This painting is still a work in progress. At 30 x 40 inches it is taking longer than I had hoped, but one can't force it. It takes what it takes. I need to add some streetcar lines, its always risky doing this as they need to be present, but not draw attention to themselves.

Tuesday, June 16, 2015

Late Afternoon Shadows, Bay Street

8 x 10 oil on panel
When I do a study, I don't know if I will do a larger painting from it. I like the composition and the colours of this image, and so I think it will work well on a larger scale
.The  sunlight shining down Queen Street is reflecting off of The Old City Hall tower and spilling onto the adjacent towers. Suits head home after a day in the financial district.

Sunday, June 14, 2015

Waiting For a Streetcar on Spadina

12 x 12 oil on canvas
Waiting for a streetcar on a rainy day on Spadina in Toronto.

Friday, June 5, 2015

Rain on Yonge Street, Dundas Square, Toronto

24 x 24 oil on canvas
It was quite a downpour when I took this reference photo. I looked so drenched, someone wanted to take my photo. I have to admit it. I love the rain, the moodiness it creates and the atmosphere. Dundas Square on Yonge Street is our version of Times Square in New York. It is much smaller, but is interesting nonetheless. Large signs change the colours in the street. The Ed Mirvish theatre, formerly the Canon is visible on the right.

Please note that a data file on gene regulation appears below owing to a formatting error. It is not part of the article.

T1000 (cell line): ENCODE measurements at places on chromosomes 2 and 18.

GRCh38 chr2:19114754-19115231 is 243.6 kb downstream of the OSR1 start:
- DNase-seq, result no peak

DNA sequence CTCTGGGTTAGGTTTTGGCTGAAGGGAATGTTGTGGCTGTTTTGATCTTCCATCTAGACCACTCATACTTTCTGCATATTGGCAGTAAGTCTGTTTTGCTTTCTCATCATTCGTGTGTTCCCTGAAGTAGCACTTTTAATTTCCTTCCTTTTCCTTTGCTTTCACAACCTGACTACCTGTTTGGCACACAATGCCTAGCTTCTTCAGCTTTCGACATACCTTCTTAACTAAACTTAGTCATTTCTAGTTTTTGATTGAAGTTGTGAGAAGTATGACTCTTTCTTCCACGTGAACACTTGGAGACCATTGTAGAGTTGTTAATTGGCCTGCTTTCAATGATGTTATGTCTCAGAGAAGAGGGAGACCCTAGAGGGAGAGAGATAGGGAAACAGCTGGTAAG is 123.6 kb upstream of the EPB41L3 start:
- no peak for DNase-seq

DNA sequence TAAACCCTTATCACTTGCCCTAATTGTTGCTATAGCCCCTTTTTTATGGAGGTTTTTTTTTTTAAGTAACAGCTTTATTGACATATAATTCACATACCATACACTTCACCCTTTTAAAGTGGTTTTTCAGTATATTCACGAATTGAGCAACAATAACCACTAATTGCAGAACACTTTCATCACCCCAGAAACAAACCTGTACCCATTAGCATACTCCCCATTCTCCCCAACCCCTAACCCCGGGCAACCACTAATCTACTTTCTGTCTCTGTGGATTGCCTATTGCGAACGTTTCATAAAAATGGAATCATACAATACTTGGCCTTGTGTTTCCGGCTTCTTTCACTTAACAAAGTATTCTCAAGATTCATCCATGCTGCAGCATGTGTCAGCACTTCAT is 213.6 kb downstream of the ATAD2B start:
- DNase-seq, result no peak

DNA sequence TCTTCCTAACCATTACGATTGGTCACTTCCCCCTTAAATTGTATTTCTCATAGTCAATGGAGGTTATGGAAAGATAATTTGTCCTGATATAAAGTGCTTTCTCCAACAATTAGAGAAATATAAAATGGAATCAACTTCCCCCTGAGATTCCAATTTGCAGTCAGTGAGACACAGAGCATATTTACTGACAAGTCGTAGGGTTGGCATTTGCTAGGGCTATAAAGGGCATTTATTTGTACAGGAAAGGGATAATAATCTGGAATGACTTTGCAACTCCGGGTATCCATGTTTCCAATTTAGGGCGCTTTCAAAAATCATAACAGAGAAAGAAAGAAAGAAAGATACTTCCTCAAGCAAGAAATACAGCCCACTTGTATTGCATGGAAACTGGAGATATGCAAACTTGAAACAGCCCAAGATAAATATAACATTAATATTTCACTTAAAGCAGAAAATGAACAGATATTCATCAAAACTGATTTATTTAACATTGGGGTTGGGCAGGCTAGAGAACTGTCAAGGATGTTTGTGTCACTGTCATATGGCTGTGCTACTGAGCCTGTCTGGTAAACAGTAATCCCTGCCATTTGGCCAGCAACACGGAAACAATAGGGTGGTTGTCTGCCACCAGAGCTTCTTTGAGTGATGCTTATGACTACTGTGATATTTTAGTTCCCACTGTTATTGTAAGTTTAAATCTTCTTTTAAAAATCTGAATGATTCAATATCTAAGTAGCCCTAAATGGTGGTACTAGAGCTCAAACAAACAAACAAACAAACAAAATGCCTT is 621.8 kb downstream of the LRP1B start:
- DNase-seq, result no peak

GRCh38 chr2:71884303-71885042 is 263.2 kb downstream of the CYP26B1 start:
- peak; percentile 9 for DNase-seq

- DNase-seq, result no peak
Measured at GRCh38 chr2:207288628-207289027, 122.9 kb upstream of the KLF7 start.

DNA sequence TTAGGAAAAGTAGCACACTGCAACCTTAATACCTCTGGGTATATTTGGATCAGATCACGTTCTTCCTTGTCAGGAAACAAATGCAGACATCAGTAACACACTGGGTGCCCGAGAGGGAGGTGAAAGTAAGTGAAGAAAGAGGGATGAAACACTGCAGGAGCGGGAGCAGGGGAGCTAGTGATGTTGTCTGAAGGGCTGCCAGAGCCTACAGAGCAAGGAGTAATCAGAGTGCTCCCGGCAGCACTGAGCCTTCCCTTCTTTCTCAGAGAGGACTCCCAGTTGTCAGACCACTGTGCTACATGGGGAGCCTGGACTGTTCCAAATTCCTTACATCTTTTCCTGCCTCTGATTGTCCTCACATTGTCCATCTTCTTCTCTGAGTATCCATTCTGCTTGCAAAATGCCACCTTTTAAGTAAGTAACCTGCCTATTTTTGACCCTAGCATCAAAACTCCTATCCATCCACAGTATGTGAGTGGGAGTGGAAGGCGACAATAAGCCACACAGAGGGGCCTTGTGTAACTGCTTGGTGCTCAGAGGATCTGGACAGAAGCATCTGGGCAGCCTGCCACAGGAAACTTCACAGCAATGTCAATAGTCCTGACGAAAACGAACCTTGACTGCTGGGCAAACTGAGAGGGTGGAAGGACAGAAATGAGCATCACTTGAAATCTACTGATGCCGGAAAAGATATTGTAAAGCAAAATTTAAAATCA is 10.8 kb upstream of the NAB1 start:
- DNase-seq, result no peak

Tuesday, June 2, 2015

Lunch Break, Bay Street at King

14 x 14 oil on paper
Sometimes I like to do studies on canvas paper. I often do a series of studies before I take on a larger painting. When doing an oil sketch, working on paper seems to allow me to maintain more looseness.
This scene is midday at Bay and King in front of the Bank of Montreal. (I don't have a thing for Don Draper of Madmen, but sometimes a similarity emerges).

Saturday, May 30, 2015

Rainy Saturday in Chinatown, Dundas Street

12 x 12 oil on canvas
I'm not sure why I keep revisiting Chinatown. The reds, greens, and yellows of the signage are a difficult combination when attempting to achieve colour harmony. This scene is in Toronto's Chinatown on Dundas. It was a very blustery rainy day and all colours were grey and misty.

Thursday, May 28, 2015

Night Ride, 504 Streetcar on King

12 x 12 oil on board
 Night scenes are difficult. There is no set rule for warm and cool.(As far as I know...if anyone knows them, please let me know!) Just when I decided to put viridian in the drawer because it was too cool, I brought it back out for this scene.
The 504 streetcar stops for a night rider near the Kit Kat restaurant on King Street.
Thanks to John Tavares for the photo reference.

Tuesday, May 26, 2015

Suits at Bay and Wellington

12 x 12 oil on canvas
Lunch time at Bay and Wellington on a warm spring day. Another view of Toronto's financial district.

Tuesday, May 12, 2015

Rain at Bay and Richmond, Toronto

8x10 oil on panel
Another study. This scene features the corner of Bay and Richmond in Toronto's financial district.

Monday, May 11, 2015

End of The Day, King Street, Toronto

8 x 10 oil on panel
When I want to start some larger paintings, I often do smaller studies to get a sense of how they will look when painted. I get to decide colour schemes, compositions etc.
A lone "suit" heads home after a day at work in Toronto's financial district. This scene is on King near Bay.
Thanks to Ben Roffelsen for the photo reference.